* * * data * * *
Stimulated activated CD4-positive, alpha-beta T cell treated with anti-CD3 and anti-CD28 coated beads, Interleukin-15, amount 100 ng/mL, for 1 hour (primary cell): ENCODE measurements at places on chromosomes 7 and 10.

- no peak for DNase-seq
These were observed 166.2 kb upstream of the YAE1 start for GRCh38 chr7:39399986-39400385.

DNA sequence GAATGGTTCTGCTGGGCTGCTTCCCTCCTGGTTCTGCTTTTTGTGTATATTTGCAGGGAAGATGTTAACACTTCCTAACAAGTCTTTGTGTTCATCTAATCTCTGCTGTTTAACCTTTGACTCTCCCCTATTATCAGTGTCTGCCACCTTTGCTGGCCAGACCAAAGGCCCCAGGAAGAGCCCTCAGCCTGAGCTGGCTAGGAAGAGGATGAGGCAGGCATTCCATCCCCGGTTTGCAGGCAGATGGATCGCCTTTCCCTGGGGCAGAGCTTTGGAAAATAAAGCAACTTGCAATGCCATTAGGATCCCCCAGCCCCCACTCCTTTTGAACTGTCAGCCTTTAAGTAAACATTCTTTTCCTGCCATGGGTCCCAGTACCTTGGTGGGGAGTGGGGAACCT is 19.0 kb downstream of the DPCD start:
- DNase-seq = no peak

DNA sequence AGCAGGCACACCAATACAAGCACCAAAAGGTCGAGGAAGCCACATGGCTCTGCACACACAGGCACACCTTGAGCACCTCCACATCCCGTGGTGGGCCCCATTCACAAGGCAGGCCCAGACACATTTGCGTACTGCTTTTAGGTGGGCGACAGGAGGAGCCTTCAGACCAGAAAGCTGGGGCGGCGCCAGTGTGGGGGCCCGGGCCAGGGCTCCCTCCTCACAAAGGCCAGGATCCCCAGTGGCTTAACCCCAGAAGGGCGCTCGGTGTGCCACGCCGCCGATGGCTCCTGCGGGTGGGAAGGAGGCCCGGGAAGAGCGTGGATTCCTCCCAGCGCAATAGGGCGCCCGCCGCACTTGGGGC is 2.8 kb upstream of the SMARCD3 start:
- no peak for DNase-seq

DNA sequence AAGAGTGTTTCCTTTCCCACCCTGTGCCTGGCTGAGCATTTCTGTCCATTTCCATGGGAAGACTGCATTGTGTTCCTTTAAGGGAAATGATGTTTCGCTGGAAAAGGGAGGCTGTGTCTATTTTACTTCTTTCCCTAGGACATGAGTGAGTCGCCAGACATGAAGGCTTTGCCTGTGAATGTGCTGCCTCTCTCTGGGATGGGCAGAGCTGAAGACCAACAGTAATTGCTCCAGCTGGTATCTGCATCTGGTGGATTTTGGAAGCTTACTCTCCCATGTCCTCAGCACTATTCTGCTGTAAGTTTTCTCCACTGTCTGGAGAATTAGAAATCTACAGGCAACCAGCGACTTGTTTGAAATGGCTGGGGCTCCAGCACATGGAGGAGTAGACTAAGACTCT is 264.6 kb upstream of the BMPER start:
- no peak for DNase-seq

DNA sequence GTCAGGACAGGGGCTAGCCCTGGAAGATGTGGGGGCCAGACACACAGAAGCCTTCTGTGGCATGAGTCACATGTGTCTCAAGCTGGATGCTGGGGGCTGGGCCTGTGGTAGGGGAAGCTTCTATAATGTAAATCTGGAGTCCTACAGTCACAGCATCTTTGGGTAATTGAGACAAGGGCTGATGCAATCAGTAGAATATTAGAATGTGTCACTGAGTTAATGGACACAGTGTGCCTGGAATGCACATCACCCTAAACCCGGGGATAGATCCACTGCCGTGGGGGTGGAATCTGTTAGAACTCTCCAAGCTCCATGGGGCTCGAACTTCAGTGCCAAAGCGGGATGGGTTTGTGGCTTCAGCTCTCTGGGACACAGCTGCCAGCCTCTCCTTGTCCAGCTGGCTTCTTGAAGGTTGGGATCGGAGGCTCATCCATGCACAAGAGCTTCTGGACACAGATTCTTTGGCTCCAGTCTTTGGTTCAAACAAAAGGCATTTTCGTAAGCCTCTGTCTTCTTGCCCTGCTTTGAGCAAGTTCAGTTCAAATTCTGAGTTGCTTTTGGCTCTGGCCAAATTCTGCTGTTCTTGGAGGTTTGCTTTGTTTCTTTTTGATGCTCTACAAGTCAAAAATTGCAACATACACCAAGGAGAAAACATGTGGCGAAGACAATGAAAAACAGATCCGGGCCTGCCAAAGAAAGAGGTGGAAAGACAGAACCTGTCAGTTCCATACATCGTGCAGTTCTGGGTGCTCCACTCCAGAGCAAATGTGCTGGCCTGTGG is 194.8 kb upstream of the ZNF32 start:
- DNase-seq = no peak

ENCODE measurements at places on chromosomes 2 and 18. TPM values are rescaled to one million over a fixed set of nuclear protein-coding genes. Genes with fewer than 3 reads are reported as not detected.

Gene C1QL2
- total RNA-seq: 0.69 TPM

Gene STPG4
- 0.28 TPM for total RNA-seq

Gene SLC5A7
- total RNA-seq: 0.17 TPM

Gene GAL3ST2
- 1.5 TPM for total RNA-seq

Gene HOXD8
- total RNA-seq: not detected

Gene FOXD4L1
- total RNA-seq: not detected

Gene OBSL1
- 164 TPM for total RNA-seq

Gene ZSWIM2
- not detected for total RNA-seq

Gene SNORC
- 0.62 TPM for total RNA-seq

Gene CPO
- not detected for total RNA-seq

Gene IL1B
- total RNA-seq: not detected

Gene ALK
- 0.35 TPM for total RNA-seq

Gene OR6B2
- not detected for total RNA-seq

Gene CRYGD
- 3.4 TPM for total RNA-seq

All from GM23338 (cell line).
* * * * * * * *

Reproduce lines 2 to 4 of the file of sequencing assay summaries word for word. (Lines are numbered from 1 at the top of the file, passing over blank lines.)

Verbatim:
- no peak for DNase-seq
These were observed 166.2 kb upstream of the YAE1 start for GRCh38 chr7:39399986-39400385.

DNA sequence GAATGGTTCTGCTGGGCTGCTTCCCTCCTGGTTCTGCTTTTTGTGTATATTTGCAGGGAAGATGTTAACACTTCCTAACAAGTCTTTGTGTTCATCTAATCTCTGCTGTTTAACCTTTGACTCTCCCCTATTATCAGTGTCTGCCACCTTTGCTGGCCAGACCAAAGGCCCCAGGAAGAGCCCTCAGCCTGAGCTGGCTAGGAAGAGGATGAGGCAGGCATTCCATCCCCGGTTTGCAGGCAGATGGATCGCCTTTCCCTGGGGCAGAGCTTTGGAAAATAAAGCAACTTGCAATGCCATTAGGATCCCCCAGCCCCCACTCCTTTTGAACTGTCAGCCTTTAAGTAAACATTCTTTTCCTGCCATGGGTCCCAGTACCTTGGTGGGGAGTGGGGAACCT is 19.0 kb downstream of the DPCD start: